Abstract

A hierarchy of hydrodynamical instabilities controlling the transfer of buoyancy through the oceanic mixed layer is reviewed. If a resting ocean of horizontally uniform stratification is subject to spatially uniform buoyancy loss at the sea surface, then gravitational instability ensues in which buoyancy is drawn from depth by upright convection. But if spatial inhomogeneities in the ambient stratification or the forcing are present (as always exist in nature), then horizontal density gradients will be induced and, within a rotation period, horizontal currents in thermal-wind balance with those gradients will be set up within the mixed layer. There are two important consequences on the convective process:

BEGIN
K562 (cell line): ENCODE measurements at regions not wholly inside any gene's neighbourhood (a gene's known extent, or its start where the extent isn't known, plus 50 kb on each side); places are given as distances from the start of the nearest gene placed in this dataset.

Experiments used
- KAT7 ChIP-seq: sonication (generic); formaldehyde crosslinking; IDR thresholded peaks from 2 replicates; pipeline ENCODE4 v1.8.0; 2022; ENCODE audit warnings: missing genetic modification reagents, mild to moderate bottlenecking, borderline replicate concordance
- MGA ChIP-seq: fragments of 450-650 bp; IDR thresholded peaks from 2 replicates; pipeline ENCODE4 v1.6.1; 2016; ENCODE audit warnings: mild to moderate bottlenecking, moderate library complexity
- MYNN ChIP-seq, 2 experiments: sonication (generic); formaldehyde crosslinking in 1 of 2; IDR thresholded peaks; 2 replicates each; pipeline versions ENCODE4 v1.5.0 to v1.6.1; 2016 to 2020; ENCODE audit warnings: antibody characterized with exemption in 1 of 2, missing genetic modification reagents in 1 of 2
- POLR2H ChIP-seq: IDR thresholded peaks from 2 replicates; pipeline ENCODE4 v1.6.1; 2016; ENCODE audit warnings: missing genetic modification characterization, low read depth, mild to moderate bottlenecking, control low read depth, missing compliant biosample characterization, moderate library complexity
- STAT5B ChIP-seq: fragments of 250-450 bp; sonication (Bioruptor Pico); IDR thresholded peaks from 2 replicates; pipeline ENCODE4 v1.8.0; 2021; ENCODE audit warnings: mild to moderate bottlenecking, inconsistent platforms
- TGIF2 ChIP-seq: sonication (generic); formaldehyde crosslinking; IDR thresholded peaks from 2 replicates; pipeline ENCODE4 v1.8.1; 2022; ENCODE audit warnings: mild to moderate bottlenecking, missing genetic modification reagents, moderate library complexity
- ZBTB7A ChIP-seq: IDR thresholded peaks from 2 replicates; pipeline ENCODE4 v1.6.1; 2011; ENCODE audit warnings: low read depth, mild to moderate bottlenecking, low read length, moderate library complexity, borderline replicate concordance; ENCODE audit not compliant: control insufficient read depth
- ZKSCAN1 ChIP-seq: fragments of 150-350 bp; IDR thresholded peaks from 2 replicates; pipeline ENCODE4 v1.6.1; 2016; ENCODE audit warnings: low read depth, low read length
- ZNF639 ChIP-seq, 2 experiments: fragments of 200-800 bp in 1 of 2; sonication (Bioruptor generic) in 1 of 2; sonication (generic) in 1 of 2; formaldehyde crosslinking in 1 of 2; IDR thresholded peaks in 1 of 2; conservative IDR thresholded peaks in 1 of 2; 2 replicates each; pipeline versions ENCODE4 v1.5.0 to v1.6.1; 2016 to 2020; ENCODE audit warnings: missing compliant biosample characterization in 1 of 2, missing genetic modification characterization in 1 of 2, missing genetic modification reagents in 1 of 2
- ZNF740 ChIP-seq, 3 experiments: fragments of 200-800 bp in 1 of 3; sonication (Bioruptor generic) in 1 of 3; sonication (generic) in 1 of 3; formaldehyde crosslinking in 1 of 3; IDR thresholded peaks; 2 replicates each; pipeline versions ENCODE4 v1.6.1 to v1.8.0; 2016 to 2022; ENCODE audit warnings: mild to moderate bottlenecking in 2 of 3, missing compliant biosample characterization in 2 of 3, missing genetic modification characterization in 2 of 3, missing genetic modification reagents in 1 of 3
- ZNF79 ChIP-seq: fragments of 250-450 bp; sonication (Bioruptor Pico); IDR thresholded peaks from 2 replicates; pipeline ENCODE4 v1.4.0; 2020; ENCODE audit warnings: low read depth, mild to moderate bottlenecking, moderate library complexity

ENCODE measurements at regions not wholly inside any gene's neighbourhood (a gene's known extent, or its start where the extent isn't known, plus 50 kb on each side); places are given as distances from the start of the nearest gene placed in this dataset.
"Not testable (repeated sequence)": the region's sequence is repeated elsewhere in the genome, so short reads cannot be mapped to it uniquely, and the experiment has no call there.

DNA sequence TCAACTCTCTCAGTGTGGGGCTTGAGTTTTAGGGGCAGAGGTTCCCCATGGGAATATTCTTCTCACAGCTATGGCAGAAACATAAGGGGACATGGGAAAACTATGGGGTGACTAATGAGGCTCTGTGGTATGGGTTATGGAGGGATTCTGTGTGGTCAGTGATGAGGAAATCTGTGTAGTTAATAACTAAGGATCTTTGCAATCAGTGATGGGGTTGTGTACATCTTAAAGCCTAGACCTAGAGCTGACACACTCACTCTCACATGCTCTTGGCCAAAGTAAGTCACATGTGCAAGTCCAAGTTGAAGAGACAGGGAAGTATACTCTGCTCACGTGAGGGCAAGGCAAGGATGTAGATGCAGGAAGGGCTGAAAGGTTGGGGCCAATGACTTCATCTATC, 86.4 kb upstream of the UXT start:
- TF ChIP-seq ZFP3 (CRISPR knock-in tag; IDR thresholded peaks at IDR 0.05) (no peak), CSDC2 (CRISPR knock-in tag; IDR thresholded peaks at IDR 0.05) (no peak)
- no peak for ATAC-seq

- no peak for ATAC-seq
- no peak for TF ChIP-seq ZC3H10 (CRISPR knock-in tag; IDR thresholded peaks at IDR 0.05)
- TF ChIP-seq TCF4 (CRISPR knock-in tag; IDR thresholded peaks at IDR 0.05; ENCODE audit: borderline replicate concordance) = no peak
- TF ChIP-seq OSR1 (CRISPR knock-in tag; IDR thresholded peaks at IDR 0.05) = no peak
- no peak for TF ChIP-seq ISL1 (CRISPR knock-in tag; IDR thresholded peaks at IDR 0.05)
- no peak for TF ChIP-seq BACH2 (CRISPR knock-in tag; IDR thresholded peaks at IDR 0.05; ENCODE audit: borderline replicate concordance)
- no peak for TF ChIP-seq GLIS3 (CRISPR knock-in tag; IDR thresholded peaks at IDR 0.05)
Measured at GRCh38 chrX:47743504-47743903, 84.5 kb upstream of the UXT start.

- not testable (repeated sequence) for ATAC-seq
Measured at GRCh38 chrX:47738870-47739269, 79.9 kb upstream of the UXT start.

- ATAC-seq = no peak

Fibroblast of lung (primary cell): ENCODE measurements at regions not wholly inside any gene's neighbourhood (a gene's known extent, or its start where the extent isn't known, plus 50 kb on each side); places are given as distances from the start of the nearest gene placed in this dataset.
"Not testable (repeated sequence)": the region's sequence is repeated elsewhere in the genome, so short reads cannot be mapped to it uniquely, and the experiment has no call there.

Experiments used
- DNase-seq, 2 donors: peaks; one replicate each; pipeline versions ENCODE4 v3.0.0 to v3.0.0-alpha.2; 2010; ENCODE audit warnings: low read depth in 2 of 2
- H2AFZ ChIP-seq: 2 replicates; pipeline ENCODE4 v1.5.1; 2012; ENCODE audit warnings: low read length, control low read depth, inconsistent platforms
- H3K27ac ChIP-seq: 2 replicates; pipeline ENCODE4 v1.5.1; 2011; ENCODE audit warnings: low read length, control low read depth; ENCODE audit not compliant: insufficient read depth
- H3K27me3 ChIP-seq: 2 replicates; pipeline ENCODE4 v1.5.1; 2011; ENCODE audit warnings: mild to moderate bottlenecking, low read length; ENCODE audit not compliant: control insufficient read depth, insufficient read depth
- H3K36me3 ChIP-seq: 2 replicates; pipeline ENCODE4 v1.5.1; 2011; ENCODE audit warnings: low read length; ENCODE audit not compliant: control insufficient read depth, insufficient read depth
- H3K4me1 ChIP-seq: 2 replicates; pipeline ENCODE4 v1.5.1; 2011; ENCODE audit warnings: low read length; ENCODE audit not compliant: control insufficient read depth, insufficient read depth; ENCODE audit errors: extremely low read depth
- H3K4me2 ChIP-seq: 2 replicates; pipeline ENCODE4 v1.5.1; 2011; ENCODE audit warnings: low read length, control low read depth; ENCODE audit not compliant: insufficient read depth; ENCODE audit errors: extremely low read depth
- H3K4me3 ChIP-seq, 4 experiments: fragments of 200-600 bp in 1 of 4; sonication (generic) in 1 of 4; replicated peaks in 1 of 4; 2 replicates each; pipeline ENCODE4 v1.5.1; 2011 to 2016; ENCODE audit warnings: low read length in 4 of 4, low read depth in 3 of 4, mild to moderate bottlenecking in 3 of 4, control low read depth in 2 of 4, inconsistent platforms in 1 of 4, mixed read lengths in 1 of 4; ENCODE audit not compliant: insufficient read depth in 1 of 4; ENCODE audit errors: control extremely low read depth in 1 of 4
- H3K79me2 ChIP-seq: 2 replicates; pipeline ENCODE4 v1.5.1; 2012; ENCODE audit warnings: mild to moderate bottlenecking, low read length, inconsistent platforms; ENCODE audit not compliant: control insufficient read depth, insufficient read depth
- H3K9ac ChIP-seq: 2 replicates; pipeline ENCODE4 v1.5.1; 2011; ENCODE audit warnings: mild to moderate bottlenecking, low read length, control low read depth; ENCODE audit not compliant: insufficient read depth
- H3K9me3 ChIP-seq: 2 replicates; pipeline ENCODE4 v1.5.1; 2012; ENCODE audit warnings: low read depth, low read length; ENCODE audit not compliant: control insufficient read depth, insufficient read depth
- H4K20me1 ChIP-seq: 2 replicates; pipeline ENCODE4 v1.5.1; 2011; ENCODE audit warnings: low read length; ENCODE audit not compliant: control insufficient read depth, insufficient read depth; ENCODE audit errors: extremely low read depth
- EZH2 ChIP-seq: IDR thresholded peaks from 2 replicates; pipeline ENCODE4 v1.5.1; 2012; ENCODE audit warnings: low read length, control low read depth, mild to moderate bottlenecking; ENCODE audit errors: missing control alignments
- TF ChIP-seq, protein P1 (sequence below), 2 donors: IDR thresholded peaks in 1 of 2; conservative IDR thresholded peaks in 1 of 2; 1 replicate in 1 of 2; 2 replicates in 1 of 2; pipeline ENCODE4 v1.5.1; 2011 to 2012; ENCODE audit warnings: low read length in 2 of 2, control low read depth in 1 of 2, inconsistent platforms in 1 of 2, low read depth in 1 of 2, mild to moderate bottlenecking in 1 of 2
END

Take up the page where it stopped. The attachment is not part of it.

1. Upright convection will become modified by the presence of the thermal wind shear; fluid parcels are exchanged not along vertical paths but, rather, along slanting paths in symmetric instability. Theoretical considerations suggest that this slantwise convection sets the potential vorticity of the mixed layer fluid to zero but, in general, will leave it stably stratified in the vertical.
  2. The convective process ultimately gives way to a baroclinic instability of the horizontal mixed layer density gradients. The resulting baroclinic waves are important agents of buoyancy transport through the mixed layer and can be so efficient that the convective process all but ceases.